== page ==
Class of 2013, I can’t think of a better climate to learn than one where my peers have been so diverse. I don’t just mean from the south shore of Boston and the west coast, I mean that in every single one of the courses that I have taken, there were students in it from all over the world. I’ve brushed up on my Spanish with mi amigo Julito in the campus center, and been dazzled by classmates speaking Portuguese, Russian, German, French, Ukrainian, Hebrew, Arabic, you name it! It has been such a pleasure getting to know so many of you over the last four years. This has been a journey that we’ve all taken together, and, if you’re here today, then we’ve made it out the other side.
I know that many of us have families with us here today, celebrating this great accomplishment and showing their support for us once again. Whether you’ve had ten brothers and sisters helping you along the way or just a few friends and family, lets be sure to remember today just who taught us how to tie our shoes, helped us get our applications in, and went through this adventure by our side.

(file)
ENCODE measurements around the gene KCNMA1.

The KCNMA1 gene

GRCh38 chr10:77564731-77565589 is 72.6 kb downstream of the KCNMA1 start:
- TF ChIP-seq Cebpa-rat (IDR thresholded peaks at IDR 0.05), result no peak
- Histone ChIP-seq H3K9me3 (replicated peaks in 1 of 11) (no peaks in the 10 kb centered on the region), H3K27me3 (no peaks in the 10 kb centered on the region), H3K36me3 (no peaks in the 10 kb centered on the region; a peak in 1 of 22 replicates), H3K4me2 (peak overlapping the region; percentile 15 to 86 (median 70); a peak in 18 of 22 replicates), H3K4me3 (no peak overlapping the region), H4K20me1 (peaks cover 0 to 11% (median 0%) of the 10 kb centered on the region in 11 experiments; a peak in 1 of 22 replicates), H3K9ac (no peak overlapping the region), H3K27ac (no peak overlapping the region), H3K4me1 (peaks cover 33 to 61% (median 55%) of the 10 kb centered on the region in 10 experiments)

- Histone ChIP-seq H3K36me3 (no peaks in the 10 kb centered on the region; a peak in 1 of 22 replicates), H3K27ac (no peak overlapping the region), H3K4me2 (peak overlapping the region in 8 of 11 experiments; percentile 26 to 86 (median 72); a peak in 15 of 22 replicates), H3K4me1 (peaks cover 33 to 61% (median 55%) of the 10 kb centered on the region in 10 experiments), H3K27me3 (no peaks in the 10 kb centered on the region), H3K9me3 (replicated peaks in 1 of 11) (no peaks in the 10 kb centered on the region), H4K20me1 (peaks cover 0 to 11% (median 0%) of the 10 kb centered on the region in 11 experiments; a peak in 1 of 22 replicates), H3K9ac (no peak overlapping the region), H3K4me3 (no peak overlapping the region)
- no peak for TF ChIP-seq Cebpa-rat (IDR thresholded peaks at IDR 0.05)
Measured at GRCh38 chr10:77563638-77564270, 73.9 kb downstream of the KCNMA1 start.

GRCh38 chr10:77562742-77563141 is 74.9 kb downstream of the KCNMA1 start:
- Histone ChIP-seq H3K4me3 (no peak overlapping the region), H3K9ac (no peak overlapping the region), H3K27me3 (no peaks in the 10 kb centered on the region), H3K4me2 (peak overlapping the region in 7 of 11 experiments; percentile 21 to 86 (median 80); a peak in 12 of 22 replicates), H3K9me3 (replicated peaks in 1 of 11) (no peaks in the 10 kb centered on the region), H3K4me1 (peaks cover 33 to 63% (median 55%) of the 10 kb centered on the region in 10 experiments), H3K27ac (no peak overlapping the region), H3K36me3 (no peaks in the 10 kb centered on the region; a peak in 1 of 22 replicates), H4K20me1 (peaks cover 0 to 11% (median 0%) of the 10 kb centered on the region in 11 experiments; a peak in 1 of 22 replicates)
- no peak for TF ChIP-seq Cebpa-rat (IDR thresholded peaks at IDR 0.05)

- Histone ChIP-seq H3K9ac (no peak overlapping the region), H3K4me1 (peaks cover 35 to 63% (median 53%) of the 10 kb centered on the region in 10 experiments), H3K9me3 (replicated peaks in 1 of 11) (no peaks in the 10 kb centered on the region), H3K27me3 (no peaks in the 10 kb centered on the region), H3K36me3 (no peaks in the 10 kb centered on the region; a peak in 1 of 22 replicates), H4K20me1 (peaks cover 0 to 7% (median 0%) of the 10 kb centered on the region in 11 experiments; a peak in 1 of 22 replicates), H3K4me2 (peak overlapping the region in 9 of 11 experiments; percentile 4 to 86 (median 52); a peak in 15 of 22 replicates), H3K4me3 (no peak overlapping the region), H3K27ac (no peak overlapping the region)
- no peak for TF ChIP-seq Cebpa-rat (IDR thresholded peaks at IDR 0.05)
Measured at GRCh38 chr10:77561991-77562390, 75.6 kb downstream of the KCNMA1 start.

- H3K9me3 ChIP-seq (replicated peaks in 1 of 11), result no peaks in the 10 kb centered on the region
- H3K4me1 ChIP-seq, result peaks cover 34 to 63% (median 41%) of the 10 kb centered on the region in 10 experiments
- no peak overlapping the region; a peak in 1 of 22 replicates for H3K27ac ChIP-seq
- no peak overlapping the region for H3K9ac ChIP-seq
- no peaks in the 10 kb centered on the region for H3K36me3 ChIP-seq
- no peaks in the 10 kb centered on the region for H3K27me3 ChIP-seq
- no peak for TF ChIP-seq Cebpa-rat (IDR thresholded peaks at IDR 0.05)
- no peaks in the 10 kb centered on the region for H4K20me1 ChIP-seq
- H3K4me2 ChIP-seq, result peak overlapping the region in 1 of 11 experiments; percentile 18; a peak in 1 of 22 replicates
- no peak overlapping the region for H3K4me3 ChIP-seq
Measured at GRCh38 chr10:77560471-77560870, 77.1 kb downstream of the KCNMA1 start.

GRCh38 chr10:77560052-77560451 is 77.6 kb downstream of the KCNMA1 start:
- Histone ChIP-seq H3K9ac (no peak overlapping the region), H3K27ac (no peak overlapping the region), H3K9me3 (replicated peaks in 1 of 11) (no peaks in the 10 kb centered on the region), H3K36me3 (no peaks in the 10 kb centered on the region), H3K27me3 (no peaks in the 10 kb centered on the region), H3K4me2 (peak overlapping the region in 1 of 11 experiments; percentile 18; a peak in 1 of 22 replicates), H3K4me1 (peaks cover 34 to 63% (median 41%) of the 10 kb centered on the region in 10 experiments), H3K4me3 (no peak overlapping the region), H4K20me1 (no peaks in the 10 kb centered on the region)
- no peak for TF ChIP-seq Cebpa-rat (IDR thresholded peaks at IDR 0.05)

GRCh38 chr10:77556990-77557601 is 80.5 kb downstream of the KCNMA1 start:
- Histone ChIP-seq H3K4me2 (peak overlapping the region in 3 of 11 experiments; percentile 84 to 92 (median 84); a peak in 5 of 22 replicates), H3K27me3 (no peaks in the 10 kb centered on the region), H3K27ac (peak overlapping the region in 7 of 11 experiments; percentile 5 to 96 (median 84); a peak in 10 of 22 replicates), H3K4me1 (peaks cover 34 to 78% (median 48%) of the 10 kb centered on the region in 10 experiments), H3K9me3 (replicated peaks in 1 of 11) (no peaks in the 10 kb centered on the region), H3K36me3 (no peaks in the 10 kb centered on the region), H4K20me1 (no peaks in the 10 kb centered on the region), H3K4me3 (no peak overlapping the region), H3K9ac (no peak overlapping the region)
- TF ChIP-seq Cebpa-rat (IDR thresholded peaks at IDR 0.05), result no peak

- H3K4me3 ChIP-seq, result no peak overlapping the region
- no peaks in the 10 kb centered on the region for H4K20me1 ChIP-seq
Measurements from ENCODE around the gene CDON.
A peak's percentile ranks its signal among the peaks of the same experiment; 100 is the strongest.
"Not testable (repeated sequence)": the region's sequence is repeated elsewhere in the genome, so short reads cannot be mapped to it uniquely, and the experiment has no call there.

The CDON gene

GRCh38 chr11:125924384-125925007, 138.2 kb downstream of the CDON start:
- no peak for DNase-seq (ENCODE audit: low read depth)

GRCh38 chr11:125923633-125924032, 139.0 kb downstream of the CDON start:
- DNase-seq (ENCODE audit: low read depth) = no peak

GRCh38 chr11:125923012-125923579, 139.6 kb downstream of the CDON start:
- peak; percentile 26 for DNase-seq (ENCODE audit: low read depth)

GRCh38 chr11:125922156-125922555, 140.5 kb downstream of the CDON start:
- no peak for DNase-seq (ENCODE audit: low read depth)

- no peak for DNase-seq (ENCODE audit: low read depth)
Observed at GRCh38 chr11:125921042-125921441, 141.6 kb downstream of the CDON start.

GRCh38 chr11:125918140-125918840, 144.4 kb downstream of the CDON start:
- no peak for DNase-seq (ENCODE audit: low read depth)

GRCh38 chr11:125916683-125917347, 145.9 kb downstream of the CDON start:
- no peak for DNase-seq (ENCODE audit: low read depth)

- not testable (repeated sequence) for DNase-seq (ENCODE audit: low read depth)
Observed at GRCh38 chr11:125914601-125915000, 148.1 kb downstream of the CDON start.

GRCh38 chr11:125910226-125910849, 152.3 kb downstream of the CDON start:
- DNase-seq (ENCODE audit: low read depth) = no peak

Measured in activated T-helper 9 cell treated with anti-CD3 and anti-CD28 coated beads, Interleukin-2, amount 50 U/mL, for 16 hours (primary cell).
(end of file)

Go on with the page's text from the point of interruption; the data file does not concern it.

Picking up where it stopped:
So when I was growing up, my Mom – who you’re all going to get to know a little bit right now—every time that we went out hiking or even just in the back yard, she’d stop to point out all of the different plants and animals and flowers. She would always notice the flowers that we didn’t see or the buds on the bushes that were getting ready to bloom. As an eight-year-old I often thought to myself, WOW, how does Mom always spot this stuff?
I realize now what she was really teaching me was more than just to watch out for Poison Ivy and which berries I could eat. It was the value of paying attention to your surroundings and appreciating the world that we live in. My Mom taught me that it takes time and practice to notice things around you, and not to take nature for granted. Nowadays it’s easy to walk down the sidewalk or through the halls just scrolling through your news feed, but I’m here to say that we should take a page from my Mom. Look up, notice your friends, say hi to people, engage with your world and don’t forget to smile. So thanks Mom, I love you.